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Interview: Benedict Allen


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Benedict Allen, a British writer and explorer most well known for engrossing himself amongst indigenous people, will be speaking at The Adventure Travel Show 2014. This fearless adventurer has stared death in the face on several occasions, yet still has a clear undying passion for traditional exploration and immersion.

Benedict AllenThis isn’t Bear Grylls or Ray Mears, who find their every move tracked by a producer and camera crew. Allen is a lone ranger, going out into the unknown with nothing but an open mind and clear vision to guide him. The joy, for him, comes from making himself vulnerable; open to whatever nature is willing to throw at him.  He has no shortage of stories where danger has presented itself, and it is that lack of planning – that walk into the unknown – that makes him one of the most impressive explorers of our generation.

You can’t learn the art of “exploring” in school – how did you transform yourself into an “explorer”? Who were your early influences?

Essentially, I worked in a warehouse after leaving university until I had enough money to get me to South America and back. I then headed to Venezuela, and gradually made my way to more remote communities to learn from them. My Dad was my chief early influence: he was a test pilot (Vulcan bomber, etc) and that helped me believe I might be able to push my own limits, albeit in my own way.

What is the most important thing to take when going out into the unknown?

In my case (immersing myself amongst people to learn from them) there’s no one single item. More important is an attitude – an openness of mind – together with a very clear vision of what you are trying to achieve.

You’re well-known for relying on maps and compass for navigation. Why do you favour that method instead of GPS? Has modern technology ruined the experience?

Again, it depends on your objective. If you are a scientist, then a GPS and phone, etc, might be crucial. If you want to do a polar trek – essentially not exploration but a sports activity – again, having a GPS might be your thing. But if you are trying to immerse yourself in another world to understand it then – for me – it must be about making yourself vulnerable and not relying on props (brilliant though they are) and companions from home.  It’s about leaving these outside influences behind.

What has been the strangest situation when integrating with the indigenous people?

My guides in West Papua, the Momwina, turned out to have a long-standing war with the Obini, a very remote group I was visiting with them. Everything was fine for three days. Then the Obini began a sort of kangaroo war dance, and at the end of each verse they picked up a weapon. My guides ran off after a while – and I backed out of the village slowly, scattering the contents of my rucksack for them as presents. For two days my guides (waiting in the trees) ran with me away from the Obini, not sure if we were going to be ambushed… rather scary.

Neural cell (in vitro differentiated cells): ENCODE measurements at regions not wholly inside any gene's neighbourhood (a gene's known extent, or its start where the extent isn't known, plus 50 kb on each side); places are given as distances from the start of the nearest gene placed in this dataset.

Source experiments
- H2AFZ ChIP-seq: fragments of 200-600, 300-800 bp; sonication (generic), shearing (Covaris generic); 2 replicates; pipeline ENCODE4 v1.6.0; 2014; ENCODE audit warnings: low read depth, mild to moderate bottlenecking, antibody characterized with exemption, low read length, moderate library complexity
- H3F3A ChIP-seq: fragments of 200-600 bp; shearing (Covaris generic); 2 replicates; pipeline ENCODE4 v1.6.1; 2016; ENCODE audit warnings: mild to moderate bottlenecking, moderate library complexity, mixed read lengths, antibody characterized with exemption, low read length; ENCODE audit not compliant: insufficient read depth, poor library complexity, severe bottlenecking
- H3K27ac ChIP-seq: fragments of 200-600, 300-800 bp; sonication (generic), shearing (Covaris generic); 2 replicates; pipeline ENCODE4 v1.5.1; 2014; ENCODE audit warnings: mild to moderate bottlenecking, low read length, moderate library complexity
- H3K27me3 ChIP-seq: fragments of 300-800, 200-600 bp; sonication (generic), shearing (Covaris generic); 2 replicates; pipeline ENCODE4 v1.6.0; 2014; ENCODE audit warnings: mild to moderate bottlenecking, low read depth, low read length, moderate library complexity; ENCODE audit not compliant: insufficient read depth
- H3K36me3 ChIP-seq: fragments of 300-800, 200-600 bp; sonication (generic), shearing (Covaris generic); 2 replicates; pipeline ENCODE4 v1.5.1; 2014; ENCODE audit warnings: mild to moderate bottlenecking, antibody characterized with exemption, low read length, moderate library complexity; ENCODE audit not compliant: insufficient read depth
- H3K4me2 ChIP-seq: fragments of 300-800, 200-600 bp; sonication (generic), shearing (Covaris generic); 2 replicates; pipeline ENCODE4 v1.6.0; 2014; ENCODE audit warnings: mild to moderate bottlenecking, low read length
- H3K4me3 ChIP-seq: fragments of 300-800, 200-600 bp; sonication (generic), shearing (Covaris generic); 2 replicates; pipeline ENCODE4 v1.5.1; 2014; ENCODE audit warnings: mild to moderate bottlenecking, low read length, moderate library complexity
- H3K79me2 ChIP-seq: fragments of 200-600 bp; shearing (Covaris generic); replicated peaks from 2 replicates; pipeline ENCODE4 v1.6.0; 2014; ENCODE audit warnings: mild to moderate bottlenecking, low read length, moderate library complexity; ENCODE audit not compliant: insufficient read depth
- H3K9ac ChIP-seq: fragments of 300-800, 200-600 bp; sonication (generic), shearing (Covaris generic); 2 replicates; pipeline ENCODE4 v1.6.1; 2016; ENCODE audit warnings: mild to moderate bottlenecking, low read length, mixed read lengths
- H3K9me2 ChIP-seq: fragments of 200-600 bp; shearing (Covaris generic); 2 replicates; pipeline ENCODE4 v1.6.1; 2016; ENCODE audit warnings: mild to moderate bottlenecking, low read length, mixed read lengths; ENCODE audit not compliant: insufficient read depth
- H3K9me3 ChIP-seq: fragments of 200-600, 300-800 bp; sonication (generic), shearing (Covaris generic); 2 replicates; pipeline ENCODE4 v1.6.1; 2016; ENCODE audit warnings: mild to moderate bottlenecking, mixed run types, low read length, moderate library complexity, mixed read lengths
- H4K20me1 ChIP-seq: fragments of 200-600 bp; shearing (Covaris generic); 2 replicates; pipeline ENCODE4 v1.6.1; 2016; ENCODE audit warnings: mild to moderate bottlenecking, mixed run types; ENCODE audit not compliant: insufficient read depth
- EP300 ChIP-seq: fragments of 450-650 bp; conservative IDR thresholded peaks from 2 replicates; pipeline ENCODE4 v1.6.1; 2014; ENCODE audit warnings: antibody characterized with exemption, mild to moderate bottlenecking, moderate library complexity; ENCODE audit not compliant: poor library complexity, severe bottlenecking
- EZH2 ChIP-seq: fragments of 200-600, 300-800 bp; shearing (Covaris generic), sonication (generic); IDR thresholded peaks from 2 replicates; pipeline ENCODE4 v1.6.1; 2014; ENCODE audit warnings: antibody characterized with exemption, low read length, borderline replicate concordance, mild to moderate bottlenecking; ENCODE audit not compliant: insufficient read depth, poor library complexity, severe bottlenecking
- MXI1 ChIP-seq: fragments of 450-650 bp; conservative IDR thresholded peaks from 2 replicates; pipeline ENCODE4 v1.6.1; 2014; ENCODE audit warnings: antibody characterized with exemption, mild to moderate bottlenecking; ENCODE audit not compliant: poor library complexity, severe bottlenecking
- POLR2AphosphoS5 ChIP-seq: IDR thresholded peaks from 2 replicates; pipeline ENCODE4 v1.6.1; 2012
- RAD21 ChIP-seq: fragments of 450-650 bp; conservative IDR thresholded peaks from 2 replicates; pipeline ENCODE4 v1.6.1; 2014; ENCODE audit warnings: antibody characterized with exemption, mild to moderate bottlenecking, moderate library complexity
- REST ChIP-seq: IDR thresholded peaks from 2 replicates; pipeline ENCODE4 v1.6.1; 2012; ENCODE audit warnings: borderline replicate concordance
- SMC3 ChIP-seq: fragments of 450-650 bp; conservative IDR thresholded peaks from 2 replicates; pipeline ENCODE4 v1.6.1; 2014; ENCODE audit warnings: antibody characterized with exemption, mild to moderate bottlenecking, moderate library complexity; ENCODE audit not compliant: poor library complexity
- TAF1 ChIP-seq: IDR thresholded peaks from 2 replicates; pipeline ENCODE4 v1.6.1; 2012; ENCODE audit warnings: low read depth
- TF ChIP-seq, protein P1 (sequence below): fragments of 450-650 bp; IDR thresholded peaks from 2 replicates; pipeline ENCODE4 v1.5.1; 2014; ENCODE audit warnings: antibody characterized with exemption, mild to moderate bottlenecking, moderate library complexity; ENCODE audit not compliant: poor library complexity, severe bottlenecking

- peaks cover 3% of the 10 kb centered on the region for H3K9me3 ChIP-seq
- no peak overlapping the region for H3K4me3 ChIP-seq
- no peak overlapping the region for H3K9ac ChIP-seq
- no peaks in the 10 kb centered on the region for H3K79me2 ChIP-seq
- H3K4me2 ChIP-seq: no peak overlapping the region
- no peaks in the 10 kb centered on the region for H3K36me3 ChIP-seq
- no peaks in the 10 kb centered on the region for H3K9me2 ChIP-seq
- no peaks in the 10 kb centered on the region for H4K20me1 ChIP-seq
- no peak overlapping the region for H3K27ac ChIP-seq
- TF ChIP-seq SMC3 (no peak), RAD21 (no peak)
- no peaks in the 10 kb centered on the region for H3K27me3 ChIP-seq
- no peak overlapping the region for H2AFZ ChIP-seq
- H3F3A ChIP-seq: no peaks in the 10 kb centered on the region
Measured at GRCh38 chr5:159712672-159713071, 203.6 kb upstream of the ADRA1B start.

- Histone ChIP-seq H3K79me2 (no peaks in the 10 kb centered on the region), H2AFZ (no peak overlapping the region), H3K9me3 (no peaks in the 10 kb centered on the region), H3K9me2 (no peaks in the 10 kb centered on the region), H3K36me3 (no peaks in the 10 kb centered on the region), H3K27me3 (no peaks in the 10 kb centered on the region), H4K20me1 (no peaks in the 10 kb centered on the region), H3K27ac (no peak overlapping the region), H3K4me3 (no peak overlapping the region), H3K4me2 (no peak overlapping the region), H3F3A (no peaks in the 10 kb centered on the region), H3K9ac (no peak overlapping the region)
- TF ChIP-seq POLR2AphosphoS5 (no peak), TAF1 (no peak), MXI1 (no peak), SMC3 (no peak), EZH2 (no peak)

How do indigenous communities react when you first arrive?

This has varied hugely – from a sort of raucous dance to total incomprehension as to who I am – and whether I’m just one more whiteman there for my own ends (a missionary, anthropologist, miner, logger, tourist, etc).

Whilst trekking through the Amazon, you resorted to eating your own dog to stay alive. Did you feel guilty?

It wasn’t a pet, but an Amazon hunting dog I was trying to re-home – even so I felt guilty at the time. I should not have felt that guilt, I now think: the dog would have died, I would have died, and I think I had a higher moral duty to do what I could to get out – for my mother and father back home. Also, I was very sick – starving, two sorts of malaria – and delirious. It was one of those terrible situations that few can imagine.

Is that the worst thing you’ve ever had to do?

It was at the time - I was 22/23. I’ve had to do other things that felt as hard – I spent weeks alone in the Skelton Coast not seeing anyone (no phone, no one knowing where I was) just after my mother suddenly died, so that was quite a test of mental strength.

What is the closest you’ve been to death?

Eating that dog, being shot at by Pablo Escobar’s hitmen, being left to die in Brazilian forest, walking alone in the forest for a month, and losing sledge dogs in the Bering Strait. All equally pushing it somewhat.

Since the birth of your daughter, have you slowed down? What has been your most recent expedition?

When I lost those sledge dogs, out on pack ice – yet still survived – I made a conscious decision to allow myself to settle down. And once you’ve had children it’s never quite so easy to take risks. Also, my expeditions rely on maybe six months isolation, without any of the usual communication devices that adventurers tend to take.  It isn’t compatible with family life, and I’m determined not to lesser things – so better I change fields.

Where do you see the future of exploring?

True exploration really means science now; there IS also room for people like me who are looking to communicate what remote or little known places are like subjectively, but the great land journeys have been done – or at least are rather irrelevant and even distracting and self-indulgent, what with the threat to the ecology of our planet.

Benedict Allen will be speaking at The Adventure Travel Show, appearing in The Adventure Auditorium on Sunday the 26th  January 2014 at 13:15 unyil 13:45.

Advance tickets to the show are now on sale Get your tickets for only £6 (that’s saving £4 off the door price!) by quoting ‘TNS’ when booking tickets online at

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